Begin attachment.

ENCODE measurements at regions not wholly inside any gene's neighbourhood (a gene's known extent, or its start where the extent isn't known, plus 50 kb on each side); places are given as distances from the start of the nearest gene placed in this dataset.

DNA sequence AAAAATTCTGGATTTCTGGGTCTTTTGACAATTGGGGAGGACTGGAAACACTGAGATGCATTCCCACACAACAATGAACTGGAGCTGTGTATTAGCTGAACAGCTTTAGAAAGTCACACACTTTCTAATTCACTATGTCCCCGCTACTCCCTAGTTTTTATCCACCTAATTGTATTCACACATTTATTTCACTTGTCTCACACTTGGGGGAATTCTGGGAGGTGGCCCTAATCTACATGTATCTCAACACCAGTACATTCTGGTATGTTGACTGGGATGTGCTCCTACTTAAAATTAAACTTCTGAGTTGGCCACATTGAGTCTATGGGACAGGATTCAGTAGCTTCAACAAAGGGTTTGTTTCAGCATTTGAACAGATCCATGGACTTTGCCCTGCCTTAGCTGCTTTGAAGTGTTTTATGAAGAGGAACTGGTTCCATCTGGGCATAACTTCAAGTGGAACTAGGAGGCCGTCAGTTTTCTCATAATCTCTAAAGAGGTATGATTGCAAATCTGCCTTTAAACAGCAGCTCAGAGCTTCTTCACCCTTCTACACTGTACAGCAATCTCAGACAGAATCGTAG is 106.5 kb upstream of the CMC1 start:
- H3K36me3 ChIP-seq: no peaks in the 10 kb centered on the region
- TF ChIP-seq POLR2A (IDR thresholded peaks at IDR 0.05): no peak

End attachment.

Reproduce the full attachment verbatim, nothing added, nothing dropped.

ENCODE measurements at regions not wholly inside any gene's neighbourhood (a gene's known extent, or its start where the extent isn't known, plus 50 kb on each side); places are given as distances from the start of the nearest gene placed in this dataset.

DNA sequence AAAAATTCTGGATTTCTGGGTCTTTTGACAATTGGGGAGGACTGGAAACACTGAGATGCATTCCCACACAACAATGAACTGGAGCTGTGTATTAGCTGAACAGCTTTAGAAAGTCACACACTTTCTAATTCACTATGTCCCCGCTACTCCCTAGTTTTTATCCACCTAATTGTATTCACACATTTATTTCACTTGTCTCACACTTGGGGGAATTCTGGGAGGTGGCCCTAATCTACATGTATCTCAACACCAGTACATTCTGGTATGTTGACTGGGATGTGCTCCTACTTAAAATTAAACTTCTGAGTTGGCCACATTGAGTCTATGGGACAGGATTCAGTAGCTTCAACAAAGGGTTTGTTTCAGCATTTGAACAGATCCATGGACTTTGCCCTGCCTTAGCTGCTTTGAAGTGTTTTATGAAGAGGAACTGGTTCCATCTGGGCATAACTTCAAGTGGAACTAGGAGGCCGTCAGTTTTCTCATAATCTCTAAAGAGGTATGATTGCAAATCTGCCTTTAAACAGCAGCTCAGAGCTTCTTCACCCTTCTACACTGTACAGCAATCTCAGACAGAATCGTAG is 106.5 kb upstream of the CMC1 start:
- H3K36me3 ChIP-seq: no peaks in the 10 kb centered on the region
- TF ChIP-seq POLR2A (IDR thresholded peaks at IDR 0.05): no peak